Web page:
by Anatoly IVANOV


Hats off to the colleagues at Haut et Court for pooling in an impressive amount of resources and talent to shoot the “Constellation” series for Apple+. However, the end result turned out as a pseudo sci-fi light-horror semi-drama that toys with quantum mechanics in low Earth orbit to spin its story from the ISS back to Earth and its uneducated masses.

The routine of science and family calls vaporize after a one in a million chance collision with a long-dead Soviet female cosmonaut still in orbit since the 60s. Because — feminism?

Noomi Rapace’s character — a Steely Crying Swedish Female Astronaut™, Johanna “Jo” Ericsson, of the mighty ESA, also feminism — survives the ensuing “depress” event on the space station, with 1 crew lost to… ahem… arm amputation (because “I’m stuck”).

Damage assessed, life support systems offline till… forever… Jo sends a remaining trio down, while staying behind to suffer from hallucinations and get some deus ex machina help to energize, undock and calculate — on a piece of paper — the reentry trajectory of a (t)rusty Soyuz MS back to wolf-infested Kazakhstan.

Somehow, a docked SpaceX Dragon remains unscathed and unused in LEO, while back on Earth she finds her memories don’t quite match up with reality. Her Volvo SUV (Emotional Support Vehicle) is blue. But she remembers specifying it in red to match her classy mid-century suburban home in Köln. And cross frozen Swedish lakes, occasionally. Something men are explicitly shown too scared to perform later. Because — feminism? Or because it was shot in Finland?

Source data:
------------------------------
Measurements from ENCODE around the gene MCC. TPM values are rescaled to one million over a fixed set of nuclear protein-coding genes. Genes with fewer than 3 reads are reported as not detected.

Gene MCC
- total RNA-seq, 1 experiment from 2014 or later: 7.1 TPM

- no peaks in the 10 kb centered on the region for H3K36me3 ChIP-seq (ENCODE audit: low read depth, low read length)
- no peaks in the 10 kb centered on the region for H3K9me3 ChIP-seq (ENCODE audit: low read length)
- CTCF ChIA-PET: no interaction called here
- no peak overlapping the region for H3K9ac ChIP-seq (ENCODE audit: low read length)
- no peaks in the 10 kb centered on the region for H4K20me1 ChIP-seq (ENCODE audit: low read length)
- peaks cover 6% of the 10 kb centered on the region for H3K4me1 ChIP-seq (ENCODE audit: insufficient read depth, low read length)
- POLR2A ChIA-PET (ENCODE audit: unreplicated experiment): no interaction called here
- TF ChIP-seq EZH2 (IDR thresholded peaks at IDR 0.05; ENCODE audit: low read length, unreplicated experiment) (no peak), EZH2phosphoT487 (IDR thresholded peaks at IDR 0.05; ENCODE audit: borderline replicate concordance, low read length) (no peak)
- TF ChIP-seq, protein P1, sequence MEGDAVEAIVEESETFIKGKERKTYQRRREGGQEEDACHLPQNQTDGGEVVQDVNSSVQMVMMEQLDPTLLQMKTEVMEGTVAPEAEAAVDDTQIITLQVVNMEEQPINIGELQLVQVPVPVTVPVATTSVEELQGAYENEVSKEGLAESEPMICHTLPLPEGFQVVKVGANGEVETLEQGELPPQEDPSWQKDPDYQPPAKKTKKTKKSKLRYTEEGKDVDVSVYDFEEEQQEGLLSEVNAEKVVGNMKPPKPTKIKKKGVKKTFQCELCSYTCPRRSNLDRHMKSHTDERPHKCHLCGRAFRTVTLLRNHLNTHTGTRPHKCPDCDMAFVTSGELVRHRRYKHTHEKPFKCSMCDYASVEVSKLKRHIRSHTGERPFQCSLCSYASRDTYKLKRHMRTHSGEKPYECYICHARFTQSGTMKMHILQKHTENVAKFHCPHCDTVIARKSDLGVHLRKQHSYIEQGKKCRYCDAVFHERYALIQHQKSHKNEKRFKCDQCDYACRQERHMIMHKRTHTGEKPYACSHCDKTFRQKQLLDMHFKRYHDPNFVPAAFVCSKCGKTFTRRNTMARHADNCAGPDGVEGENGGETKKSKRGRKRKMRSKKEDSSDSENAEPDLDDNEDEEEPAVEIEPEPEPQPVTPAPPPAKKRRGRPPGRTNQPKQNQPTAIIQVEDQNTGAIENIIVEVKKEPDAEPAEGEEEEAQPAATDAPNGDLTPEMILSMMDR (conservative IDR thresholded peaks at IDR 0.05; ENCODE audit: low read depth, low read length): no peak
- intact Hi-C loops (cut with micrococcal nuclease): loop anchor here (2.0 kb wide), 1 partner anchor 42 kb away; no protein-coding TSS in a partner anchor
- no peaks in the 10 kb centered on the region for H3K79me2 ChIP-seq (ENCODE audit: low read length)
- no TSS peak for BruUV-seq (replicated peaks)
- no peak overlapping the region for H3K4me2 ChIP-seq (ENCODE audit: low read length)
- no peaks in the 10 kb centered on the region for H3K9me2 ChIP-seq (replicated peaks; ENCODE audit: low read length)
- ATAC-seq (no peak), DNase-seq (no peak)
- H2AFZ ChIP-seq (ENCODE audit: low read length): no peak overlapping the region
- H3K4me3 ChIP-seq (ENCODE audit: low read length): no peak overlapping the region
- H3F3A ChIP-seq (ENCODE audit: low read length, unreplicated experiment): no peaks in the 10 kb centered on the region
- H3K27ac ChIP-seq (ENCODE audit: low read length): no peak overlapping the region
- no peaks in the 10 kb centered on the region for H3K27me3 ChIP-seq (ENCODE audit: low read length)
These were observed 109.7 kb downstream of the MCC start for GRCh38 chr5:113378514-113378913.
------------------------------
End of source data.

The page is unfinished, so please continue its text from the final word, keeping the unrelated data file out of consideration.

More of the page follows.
Anyway, Joe — for once, very accurately — goes through gravity-rehabilitation. Only to fall off her crutches — her inept husband doesn’t help — into alternate universes when in proximity to a CAL (Cold Atom Laboratory, a real instrument to study Bose Einstein Condensates) “main processing core” retrieved from the ISS, somehow splitting the spacetime continuum of the whole planet in 2 parallel dimensions while running on zero energy and at zero Kelvin temperatures — because quantum computer. Also, because placed in a bag filled with “legal ice”. Yes, a verbatim Jo’s reply to the inspection officer at the Swedish border.

The show throws in a bunch of quantum physics buzzwords — entanglement, Schrödinger’s cat (literally shown in all states as part of spooky decorum), the observer principle — all to thicken the plot. When that’s not enough, dead cosmonauts are thrown in as well.

The show’s creators grabbed some of the “cool” concepts from quantum physics and “laser smashed them up” to create a narrative where characters jump between realities, uncover space travel inter-governmental conspiracies, and, most importantly, face their own psychological battles, gender roles and parental duties. Like, you know, shouting “Alice!” and hearing “mama” in return… a thousand times. Or Johanna being accused by her husband-in-therapy kindergarten teacher of cheating on him with the handsome head of ESA… Who cries at Baikonur in a moment of despair?

The whole thing is a blend of supposedly mind-bending theories and tear-jerking personal drama, all set against the backdrop of space exploitation… without a firm grasp of the science or story-telling.

But hey, the cinematography, the special effects, the costumes and the acting are good. But you could watch the new Dune for that as well.



Find out more about my posting and comments policy, as well as publishing frequency and copyright issues.

TIP: To print images, enable “Print backgrounds” in your browser preferences.